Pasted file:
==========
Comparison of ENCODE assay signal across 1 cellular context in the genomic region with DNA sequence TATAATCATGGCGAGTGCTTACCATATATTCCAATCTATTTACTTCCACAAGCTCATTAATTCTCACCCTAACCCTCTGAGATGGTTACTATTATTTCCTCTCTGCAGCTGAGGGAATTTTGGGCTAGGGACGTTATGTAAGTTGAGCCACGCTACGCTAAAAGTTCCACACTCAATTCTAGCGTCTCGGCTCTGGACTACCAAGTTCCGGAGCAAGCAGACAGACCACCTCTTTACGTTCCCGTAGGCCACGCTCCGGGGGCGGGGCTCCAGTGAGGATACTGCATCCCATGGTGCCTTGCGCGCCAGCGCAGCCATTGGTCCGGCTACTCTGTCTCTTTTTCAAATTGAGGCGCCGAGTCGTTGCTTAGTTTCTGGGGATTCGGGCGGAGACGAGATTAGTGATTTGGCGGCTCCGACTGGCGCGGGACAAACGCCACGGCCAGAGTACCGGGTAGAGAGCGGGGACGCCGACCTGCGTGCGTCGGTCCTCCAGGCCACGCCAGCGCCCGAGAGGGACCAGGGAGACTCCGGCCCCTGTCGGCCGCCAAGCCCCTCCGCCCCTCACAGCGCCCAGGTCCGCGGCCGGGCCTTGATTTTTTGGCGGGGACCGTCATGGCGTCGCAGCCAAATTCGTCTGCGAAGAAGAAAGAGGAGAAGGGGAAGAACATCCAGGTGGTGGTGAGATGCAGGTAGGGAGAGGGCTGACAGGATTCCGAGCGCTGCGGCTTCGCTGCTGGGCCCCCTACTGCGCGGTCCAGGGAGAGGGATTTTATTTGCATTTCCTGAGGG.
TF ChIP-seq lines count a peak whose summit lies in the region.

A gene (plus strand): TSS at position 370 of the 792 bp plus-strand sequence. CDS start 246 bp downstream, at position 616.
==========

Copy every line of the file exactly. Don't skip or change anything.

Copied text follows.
Comparison of ENCODE assay signal across 1 cellular context in the genomic region with DNA sequence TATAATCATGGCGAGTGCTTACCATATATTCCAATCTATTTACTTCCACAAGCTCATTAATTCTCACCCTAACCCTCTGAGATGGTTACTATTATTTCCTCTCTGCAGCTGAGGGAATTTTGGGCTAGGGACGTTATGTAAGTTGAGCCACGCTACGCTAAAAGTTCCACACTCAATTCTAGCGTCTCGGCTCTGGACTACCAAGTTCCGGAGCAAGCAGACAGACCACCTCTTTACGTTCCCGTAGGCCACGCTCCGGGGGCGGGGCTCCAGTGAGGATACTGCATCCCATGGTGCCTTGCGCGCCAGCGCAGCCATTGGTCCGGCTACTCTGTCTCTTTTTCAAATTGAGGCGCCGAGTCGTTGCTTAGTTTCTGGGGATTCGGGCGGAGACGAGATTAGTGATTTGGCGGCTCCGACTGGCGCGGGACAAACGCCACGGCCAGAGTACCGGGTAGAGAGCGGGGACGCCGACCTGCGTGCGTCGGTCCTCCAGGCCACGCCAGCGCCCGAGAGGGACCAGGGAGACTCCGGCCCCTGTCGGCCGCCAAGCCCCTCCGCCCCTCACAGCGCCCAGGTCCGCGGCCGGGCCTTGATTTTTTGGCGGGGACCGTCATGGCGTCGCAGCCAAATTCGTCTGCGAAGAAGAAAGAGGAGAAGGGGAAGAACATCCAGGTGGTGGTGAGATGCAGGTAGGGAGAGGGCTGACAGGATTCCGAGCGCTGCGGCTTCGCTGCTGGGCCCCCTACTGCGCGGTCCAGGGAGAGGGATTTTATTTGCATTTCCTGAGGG.
TF ChIP-seq lines count a peak whose summit lies in the region.

A gene (plus strand): TSS at position 370 of the 792 bp plus-strand sequence. CDS start 246 bp downstream, at position 616.